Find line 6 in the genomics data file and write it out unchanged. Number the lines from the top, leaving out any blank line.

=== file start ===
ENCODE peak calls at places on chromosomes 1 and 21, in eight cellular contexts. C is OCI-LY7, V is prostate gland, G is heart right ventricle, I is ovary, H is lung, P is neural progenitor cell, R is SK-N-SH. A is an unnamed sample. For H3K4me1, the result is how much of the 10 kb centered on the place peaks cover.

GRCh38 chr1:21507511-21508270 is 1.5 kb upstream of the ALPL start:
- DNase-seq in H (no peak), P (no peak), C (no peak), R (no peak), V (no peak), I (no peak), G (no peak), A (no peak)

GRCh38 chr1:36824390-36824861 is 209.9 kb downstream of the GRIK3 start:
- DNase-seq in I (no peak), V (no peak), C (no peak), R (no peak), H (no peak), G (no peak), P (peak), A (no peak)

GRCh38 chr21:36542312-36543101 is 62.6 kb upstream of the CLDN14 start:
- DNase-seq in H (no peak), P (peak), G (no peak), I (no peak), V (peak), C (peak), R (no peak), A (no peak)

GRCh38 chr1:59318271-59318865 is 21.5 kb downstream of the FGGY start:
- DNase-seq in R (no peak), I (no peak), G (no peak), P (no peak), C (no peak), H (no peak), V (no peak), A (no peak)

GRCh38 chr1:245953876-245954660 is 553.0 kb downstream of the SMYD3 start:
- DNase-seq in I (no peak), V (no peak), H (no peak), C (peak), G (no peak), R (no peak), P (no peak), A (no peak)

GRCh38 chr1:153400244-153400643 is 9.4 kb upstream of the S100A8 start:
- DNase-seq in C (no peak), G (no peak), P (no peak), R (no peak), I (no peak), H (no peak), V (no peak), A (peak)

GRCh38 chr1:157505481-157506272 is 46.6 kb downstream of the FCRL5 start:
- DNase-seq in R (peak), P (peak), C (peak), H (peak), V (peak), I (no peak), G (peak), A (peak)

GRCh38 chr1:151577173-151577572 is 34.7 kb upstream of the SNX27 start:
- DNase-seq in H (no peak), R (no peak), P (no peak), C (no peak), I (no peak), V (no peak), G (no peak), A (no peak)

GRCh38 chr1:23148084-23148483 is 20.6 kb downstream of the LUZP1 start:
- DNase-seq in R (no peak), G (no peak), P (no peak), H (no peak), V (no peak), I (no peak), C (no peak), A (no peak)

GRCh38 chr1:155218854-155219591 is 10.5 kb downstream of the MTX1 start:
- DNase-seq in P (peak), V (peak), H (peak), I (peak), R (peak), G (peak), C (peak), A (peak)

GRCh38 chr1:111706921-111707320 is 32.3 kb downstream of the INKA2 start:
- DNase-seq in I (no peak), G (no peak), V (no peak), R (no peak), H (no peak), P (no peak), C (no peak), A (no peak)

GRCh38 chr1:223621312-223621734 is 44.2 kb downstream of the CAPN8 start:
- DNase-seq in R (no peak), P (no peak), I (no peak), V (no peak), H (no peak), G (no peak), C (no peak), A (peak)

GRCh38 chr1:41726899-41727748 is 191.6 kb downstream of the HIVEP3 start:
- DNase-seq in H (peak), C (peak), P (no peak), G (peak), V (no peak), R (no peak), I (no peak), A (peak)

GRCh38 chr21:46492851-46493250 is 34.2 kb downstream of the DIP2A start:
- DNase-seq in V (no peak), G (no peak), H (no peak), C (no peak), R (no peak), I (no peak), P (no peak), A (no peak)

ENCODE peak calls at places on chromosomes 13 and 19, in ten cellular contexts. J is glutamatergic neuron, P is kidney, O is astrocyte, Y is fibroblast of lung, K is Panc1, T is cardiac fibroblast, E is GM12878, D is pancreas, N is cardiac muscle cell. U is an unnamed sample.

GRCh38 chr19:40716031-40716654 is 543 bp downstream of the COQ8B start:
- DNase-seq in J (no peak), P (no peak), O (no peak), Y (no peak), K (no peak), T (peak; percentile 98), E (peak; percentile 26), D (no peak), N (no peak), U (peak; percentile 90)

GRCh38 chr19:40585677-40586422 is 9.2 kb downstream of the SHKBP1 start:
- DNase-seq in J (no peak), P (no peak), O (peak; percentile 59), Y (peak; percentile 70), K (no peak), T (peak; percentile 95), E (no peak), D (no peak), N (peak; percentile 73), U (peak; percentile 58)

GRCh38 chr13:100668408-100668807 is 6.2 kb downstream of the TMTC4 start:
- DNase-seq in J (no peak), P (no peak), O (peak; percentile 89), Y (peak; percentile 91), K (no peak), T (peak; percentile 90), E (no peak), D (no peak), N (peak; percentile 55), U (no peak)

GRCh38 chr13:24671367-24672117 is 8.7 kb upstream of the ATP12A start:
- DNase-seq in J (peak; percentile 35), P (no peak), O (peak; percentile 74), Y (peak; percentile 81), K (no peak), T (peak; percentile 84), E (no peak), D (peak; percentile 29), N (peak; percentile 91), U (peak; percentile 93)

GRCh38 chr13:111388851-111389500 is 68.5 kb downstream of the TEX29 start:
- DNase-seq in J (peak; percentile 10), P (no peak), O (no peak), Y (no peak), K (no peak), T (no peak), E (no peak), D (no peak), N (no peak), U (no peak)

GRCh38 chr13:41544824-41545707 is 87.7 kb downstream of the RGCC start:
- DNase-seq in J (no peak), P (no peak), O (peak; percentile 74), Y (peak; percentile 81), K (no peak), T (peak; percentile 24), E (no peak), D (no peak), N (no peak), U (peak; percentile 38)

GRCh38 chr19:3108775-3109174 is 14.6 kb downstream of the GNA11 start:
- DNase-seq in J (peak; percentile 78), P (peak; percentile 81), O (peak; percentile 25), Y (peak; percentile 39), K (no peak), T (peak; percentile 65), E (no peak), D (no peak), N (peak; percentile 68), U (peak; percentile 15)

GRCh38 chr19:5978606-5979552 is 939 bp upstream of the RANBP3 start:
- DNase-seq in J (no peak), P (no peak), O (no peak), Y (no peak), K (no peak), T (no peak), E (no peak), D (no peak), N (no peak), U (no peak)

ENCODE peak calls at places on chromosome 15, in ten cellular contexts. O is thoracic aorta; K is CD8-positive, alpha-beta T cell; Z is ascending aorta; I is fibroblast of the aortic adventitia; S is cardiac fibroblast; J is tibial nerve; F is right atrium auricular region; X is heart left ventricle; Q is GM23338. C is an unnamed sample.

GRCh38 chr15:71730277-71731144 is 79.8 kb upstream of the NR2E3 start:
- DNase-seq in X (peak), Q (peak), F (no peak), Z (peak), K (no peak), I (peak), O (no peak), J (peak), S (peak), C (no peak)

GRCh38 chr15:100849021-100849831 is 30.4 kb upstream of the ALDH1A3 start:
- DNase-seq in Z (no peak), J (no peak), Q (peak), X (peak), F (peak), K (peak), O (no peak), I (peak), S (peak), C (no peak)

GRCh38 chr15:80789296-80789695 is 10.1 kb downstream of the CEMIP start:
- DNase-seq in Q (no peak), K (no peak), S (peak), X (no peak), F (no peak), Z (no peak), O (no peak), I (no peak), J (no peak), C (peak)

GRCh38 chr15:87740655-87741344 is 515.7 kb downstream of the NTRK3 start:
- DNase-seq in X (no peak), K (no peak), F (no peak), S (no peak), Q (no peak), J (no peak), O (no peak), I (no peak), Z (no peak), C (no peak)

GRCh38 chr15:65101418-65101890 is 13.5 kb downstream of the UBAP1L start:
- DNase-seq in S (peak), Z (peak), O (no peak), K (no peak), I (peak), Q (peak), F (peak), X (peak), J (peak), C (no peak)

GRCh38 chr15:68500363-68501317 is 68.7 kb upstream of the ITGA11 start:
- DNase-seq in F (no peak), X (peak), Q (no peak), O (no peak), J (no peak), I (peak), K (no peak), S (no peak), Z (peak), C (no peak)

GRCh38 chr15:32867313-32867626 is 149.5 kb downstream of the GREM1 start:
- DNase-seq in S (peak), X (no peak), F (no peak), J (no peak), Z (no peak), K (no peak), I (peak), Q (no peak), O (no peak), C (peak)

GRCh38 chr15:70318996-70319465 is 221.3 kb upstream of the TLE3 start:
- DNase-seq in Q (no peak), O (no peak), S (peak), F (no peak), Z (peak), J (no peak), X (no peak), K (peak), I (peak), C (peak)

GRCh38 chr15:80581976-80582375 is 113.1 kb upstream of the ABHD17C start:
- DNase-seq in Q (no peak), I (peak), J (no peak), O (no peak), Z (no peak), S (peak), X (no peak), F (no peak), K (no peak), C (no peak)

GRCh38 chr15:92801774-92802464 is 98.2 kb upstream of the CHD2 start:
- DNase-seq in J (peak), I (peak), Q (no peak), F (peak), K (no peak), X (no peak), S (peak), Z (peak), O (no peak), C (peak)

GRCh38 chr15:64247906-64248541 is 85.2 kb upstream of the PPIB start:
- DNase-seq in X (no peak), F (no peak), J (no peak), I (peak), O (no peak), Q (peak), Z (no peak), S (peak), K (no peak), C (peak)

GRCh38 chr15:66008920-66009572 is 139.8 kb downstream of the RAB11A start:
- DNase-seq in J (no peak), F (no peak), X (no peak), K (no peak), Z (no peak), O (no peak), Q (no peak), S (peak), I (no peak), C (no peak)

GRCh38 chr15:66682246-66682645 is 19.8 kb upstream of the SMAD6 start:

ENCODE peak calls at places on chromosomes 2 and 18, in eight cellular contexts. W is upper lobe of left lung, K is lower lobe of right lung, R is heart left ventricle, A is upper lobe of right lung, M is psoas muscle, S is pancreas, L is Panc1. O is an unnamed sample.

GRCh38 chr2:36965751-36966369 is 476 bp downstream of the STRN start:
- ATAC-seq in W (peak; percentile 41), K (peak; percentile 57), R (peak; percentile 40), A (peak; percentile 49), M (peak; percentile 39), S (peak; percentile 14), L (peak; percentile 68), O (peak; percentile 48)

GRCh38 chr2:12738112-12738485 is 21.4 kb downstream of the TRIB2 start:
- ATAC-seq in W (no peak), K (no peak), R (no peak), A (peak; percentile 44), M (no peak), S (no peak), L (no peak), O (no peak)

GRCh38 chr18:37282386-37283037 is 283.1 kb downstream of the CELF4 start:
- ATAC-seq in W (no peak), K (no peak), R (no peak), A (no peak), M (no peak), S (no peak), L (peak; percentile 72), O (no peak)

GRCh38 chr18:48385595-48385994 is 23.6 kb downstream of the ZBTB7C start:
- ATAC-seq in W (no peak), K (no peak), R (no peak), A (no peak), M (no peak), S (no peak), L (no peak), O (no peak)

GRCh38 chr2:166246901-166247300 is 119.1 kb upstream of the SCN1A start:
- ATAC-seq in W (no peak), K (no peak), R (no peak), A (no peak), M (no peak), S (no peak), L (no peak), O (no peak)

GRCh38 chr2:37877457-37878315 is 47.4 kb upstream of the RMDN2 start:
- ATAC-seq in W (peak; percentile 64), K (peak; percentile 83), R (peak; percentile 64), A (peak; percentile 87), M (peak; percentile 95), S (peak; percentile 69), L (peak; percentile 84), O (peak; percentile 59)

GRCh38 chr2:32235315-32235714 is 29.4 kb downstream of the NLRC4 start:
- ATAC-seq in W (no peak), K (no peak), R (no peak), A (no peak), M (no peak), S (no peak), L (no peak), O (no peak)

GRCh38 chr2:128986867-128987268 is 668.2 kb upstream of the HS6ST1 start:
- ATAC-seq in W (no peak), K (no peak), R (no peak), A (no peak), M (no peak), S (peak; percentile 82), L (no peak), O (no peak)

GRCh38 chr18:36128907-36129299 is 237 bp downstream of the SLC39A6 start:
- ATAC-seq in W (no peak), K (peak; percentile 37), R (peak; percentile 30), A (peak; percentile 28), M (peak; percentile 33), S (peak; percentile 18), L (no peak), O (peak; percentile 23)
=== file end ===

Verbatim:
GRCh38 chr21:36542312-36543101 is 62.6 kb upstream of the CLDN14 start: